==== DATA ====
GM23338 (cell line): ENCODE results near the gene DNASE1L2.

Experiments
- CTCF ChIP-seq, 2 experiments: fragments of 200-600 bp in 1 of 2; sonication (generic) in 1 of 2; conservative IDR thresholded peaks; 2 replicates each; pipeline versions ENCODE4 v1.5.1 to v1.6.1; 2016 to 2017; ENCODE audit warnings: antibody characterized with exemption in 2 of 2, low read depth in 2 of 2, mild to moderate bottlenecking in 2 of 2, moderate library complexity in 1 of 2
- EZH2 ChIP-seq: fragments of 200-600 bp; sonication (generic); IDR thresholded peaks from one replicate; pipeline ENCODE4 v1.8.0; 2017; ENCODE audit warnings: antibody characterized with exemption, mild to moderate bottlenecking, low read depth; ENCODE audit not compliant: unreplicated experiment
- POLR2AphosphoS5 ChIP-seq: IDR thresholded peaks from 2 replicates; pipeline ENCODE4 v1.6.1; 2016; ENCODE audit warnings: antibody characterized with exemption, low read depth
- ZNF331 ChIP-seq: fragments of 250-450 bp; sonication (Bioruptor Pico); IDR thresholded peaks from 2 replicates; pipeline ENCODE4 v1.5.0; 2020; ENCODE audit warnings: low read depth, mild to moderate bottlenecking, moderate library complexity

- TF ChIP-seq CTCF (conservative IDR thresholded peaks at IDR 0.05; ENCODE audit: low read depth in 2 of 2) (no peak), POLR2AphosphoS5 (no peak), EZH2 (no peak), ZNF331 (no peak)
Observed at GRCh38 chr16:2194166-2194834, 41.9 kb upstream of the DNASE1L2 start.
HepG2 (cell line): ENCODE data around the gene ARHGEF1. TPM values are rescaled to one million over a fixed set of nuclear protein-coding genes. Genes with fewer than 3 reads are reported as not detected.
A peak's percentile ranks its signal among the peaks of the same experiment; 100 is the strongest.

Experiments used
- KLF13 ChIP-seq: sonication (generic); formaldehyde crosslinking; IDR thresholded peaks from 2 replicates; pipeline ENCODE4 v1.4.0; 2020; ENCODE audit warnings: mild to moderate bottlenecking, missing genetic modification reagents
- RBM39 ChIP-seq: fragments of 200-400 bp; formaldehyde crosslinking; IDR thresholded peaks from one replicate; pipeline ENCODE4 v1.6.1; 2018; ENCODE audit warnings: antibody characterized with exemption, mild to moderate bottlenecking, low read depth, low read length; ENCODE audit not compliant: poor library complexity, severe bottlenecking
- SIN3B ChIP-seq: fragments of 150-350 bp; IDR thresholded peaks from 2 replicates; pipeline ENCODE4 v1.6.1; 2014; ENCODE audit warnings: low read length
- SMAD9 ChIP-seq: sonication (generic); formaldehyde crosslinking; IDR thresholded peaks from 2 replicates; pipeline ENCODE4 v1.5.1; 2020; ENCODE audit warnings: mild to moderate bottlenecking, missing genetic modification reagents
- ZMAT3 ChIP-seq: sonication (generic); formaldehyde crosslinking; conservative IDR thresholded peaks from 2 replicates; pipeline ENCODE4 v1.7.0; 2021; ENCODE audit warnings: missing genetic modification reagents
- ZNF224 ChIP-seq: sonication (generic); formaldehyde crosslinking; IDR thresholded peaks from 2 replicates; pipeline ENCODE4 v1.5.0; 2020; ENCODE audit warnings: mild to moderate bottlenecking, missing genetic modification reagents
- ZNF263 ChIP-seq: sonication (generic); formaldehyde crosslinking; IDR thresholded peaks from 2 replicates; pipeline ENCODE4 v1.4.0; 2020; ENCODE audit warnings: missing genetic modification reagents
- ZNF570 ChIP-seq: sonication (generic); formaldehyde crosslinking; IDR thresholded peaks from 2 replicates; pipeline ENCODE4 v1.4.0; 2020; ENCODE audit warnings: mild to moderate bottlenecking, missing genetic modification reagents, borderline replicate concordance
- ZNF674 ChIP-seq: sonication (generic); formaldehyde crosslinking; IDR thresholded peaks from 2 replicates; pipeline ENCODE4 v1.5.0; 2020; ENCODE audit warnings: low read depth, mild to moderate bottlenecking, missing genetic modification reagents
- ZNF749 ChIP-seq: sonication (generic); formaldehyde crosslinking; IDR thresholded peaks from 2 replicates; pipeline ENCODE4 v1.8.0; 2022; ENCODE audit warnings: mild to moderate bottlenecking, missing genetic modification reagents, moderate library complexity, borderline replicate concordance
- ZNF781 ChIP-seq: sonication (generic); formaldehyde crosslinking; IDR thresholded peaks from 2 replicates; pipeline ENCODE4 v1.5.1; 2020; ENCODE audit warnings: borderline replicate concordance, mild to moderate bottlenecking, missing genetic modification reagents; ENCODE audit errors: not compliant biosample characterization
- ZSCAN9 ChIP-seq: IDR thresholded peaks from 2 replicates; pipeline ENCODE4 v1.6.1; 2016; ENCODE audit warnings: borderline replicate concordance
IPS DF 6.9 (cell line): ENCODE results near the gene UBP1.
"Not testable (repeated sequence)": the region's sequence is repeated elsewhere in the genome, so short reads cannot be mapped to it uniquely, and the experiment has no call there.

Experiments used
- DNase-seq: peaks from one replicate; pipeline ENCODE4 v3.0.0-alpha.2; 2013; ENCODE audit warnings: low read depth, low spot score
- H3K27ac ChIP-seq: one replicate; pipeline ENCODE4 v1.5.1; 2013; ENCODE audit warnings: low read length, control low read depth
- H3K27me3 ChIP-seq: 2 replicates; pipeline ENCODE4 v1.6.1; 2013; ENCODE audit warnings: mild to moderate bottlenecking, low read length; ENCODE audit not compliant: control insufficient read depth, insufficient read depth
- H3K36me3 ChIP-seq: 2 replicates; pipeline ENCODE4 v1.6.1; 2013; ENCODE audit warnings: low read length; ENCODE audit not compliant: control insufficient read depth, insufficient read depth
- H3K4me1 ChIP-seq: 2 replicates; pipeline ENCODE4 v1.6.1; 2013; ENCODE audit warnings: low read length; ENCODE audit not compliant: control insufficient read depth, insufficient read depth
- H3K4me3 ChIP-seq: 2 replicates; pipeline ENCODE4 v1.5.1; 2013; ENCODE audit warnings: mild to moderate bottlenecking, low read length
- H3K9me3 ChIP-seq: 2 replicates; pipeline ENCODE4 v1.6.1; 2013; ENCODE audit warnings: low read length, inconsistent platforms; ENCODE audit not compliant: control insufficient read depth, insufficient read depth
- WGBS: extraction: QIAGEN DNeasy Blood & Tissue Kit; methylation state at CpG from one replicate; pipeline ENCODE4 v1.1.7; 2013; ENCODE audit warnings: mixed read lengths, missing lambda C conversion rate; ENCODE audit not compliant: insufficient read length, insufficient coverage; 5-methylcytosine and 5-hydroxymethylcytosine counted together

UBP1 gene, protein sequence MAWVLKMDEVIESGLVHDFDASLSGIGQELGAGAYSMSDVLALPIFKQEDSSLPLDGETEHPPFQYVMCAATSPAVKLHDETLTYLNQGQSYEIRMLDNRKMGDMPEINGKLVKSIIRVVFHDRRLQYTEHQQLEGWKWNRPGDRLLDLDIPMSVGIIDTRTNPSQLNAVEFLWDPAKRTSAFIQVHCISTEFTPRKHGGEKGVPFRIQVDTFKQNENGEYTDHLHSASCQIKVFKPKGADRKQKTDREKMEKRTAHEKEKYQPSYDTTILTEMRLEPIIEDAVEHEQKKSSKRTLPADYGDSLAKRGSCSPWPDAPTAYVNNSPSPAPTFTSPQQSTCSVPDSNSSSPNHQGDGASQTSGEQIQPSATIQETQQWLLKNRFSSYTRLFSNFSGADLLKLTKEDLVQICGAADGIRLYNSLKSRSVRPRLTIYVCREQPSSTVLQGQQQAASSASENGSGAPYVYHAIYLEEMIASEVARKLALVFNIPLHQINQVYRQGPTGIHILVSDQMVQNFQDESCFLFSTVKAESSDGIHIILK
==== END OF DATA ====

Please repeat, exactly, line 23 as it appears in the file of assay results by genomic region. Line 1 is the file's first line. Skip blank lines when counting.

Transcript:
- ZSCAN9 ChIP-seq: IDR thresholded peaks from 2 replicates; pipeline ENCODE4 v1.6.1; 2016; ENCODE audit warnings: borderline replicate concordance